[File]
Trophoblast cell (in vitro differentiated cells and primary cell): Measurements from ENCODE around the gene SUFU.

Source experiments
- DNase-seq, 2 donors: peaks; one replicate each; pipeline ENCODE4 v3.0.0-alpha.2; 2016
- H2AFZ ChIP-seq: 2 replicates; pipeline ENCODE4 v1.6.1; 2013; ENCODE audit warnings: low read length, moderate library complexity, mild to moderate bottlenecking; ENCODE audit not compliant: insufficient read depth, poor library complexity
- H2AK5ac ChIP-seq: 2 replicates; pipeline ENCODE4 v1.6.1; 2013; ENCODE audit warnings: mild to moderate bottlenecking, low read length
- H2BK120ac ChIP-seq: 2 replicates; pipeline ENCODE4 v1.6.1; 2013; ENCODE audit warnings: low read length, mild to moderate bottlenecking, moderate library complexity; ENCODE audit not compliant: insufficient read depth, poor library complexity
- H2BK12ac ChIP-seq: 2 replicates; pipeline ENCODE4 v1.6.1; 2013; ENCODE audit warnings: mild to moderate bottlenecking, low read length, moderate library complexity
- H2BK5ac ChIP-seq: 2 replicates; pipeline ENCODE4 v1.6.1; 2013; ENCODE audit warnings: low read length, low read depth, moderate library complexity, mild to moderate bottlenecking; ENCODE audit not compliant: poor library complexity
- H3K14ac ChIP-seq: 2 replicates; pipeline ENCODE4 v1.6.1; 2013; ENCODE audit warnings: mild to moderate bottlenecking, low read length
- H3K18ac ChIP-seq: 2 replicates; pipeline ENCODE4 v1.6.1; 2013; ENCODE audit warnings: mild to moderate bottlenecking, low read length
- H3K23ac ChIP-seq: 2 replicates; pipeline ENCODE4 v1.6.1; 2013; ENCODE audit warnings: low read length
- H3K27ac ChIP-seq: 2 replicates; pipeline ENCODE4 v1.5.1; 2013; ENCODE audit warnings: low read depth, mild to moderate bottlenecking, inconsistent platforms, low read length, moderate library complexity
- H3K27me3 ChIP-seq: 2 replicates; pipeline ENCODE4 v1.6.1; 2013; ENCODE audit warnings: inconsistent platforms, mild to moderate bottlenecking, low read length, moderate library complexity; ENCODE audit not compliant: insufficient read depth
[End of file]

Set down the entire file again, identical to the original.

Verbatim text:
Trophoblast cell (in vitro differentiated cells and primary cell): Measurements from ENCODE around the gene SUFU.

Source experiments
- DNase-seq, 2 donors: peaks; one replicate each; pipeline ENCODE4 v3.0.0-alpha.2; 2016
- H2AFZ ChIP-seq: 2 replicates; pipeline ENCODE4 v1.6.1; 2013; ENCODE audit warnings: low read length, moderate library complexity, mild to moderate bottlenecking; ENCODE audit not compliant: insufficient read depth, poor library complexity
- H2AK5ac ChIP-seq: 2 replicates; pipeline ENCODE4 v1.6.1; 2013; ENCODE audit warnings: mild to moderate bottlenecking, low read length
- H2BK120ac ChIP-seq: 2 replicates; pipeline ENCODE4 v1.6.1; 2013; ENCODE audit warnings: low read length, mild to moderate bottlenecking, moderate library complexity; ENCODE audit not compliant: insufficient read depth, poor library complexity
- H2BK12ac ChIP-seq: 2 replicates; pipeline ENCODE4 v1.6.1; 2013; ENCODE audit warnings: mild to moderate bottlenecking, low read length, moderate library complexity
- H2BK5ac ChIP-seq: 2 replicates; pipeline ENCODE4 v1.6.1; 2013; ENCODE audit warnings: low read length, low read depth, moderate library complexity, mild to moderate bottlenecking; ENCODE audit not compliant: poor library complexity
- H3K14ac ChIP-seq: 2 replicates; pipeline ENCODE4 v1.6.1; 2013; ENCODE audit warnings: mild to moderate bottlenecking, low read length
- H3K18ac ChIP-seq: 2 replicates; pipeline ENCODE4 v1.6.1; 2013; ENCODE audit warnings: mild to moderate bottlenecking, low read length
- H3K23ac ChIP-seq: 2 replicates; pipeline ENCODE4 v1.6.1; 2013; ENCODE audit warnings: low read length
- H3K27ac ChIP-seq: 2 replicates; pipeline ENCODE4 v1.5.1; 2013; ENCODE audit warnings: low read depth, mild to moderate bottlenecking, inconsistent platforms, low read length, moderate library complexity
- H3K27me3 ChIP-seq: 2 replicates; pipeline ENCODE4 v1.6.1; 2013; ENCODE audit warnings: inconsistent platforms, mild to moderate bottlenecking, low read length, moderate library complexity; ENCODE audit not compliant: insufficient read depth